Secrecy around two govts plan riles Winston

The fact that a 2019 a report that outlined a plan for two governments under a tribal committee came to the Government but was never shown to any New Zealand First Cabinet Minister has angered party leader Winston Peters.

Peters alleges the report — titled He Puapua — was kept from him deliberately despite NZ First and Labour being in a coalition government at the time. See Peters is back and so is He Puapua

The coalition agreement stated: “The Labour and New Zealand First parties will work together in coalition government in good faith and with no surprises, reflecting appropriate notice and consultation in important matters, including the ongoing development of policy.”

“This report was deliberately suppressed. It was a gesture of ingratitude and bad faith,” Mr Peters said

In response, Labour MP Willie Jackson claimed that his party didn't intentionally withhold the contentious report from Winston Peters, but he's glad NZ First never saw it. Jackson glad

Perhaps in response to our reminder last week, Jackson said he continued to consider the report, and the outcome of a Cabinet paper on the report may be made public this week.

Our petition against the segregated governments plan has picked up more than 8200 signatures. If you have not done so already, click here to sign  Reject co-governance

Vague hate speech proposals mean jail for speaking out

Vague hate speech proposals, released on Friday, may mean some New Zealanders could end up in jail for speaking out.

The proposed changes, which include a penalty of three years in prison and a $50,000 fine for inciting hatred, were recommended by the Royal Commission of Inquiry into the Christchurch attack on two mosques in which 51 people were killed.

The Commission said that hate crime and hate speech are not adequately dealt with. The six proposals are:

  1. Changing the language in the incitement provisions in the Human Rights Act 1993 so that they protect more groups that are targeted by hateful speech
  2. Replacing the existing criminal provision in the Human Rights Act 1993 with a new criminal offence in the Crimes Act 1961 that is clearer and more effective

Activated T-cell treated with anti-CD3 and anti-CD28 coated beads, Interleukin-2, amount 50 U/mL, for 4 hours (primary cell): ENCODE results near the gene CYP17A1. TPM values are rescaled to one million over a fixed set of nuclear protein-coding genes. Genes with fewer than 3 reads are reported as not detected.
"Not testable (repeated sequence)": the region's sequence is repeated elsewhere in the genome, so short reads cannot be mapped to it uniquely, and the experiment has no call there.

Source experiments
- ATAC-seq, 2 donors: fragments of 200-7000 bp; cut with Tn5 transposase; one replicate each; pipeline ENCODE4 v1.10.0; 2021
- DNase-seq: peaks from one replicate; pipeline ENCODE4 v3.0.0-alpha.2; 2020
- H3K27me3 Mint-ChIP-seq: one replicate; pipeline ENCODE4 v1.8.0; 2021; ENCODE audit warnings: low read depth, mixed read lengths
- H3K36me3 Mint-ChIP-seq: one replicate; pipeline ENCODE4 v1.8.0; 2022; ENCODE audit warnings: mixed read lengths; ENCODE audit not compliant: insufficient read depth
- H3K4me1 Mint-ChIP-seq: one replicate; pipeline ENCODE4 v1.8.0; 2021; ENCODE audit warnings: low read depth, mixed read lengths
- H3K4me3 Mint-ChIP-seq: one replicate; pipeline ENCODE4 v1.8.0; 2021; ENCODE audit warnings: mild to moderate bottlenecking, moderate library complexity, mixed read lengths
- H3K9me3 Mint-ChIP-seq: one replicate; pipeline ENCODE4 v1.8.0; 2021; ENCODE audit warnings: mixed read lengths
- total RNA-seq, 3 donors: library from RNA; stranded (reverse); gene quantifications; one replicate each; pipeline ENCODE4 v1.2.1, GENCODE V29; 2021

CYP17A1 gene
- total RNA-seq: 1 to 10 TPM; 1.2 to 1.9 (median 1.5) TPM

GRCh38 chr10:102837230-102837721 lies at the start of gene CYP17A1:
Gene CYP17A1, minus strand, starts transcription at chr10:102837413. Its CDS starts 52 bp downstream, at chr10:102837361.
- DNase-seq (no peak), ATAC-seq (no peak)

3. Increasing the punishment for the criminal offence to better reflect its seriousness
  4. Changing the language of the civil incitement provision to match the changes being made to the criminal provision
  5. Changing the civil provision so that it makes ‘incitement to discriminate’ against the law
  6. Adding to the grounds of discrimination in the Human Rights Act to clarify that trans, gender diverse and intersex people are protected from discrimination.

The discussion document at Proposals against incitement of hatred and discrimination [PDF, 408KB] blurs the difference between hate crime, which involves violent actions that are motivated by prejudice, and hate speech, which is abusive or threatening speech or writing that expresses prejudice.

We agree with the spokesperson for the Free Speech Union, David Cumin, who said: "The Government claims these changes to hate speech laws will promote social cohesion. The opposite is true - legislating hatred out of existence is a hopeless expectation. What's more, the Government is yet to provide examples of the speech they intend these provisions to capture."

Please make a submission against these proposals by going to and either emailing your views or filling out the online form. Public submissions close on August 6.

Our coastal petition is growing

Our petition which asks Parliament to amend the Marine and Coastal Area (Takutai Moana) Act 2011 to restore public ownership of the coastal area, put all claims through the High Court, and repeal customary marine title, while affirming customary rights has picked up nearly 37,000 signatures. We need your support. The petition may be signed at

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